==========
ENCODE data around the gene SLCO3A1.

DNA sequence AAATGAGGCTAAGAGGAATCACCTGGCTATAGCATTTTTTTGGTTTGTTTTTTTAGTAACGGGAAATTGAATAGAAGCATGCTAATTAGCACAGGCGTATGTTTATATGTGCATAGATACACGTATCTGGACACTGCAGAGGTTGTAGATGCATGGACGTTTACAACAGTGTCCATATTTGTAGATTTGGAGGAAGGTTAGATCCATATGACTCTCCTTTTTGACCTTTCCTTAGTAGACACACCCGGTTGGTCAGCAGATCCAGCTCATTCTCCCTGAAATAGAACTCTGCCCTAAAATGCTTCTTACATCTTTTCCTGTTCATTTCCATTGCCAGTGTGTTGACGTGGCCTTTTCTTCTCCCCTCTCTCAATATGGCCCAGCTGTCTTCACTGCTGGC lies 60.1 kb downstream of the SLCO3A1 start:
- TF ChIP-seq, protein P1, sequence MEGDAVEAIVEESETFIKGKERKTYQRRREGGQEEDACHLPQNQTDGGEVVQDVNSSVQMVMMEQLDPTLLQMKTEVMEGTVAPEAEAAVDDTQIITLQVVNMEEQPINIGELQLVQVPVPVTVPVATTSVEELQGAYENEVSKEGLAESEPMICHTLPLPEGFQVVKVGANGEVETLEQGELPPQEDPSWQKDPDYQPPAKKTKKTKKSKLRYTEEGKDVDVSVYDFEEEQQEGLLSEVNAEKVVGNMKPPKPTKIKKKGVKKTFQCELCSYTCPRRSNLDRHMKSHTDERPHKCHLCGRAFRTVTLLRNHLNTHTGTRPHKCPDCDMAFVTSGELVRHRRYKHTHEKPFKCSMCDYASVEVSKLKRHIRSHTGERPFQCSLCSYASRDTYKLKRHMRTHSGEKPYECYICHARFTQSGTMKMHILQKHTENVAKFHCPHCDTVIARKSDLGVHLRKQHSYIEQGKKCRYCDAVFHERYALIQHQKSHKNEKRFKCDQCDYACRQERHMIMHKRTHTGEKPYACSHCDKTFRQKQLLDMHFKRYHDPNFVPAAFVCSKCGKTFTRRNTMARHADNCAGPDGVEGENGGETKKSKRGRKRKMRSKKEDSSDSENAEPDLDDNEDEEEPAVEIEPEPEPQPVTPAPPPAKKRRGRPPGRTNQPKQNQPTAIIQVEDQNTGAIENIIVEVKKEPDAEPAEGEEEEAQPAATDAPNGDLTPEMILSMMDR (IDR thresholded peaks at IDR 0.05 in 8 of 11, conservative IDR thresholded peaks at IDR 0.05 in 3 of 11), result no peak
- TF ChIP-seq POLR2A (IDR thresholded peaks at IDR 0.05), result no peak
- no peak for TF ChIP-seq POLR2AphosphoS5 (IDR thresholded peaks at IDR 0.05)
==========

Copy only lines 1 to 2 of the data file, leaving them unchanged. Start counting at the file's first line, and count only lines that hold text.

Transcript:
ENCODE data around the gene SLCO3A1.

DNA sequence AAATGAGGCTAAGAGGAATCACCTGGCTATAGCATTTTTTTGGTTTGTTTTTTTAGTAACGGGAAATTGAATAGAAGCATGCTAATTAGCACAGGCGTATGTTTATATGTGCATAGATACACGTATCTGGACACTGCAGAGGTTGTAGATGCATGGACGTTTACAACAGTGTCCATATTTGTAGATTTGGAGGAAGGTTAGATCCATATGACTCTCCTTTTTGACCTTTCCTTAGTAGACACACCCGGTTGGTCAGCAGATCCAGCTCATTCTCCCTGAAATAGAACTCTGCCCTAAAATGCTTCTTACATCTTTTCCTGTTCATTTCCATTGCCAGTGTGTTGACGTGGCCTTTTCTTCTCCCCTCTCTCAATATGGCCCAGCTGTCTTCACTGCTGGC lies 60.1 kb downstream of the SLCO3A1 start: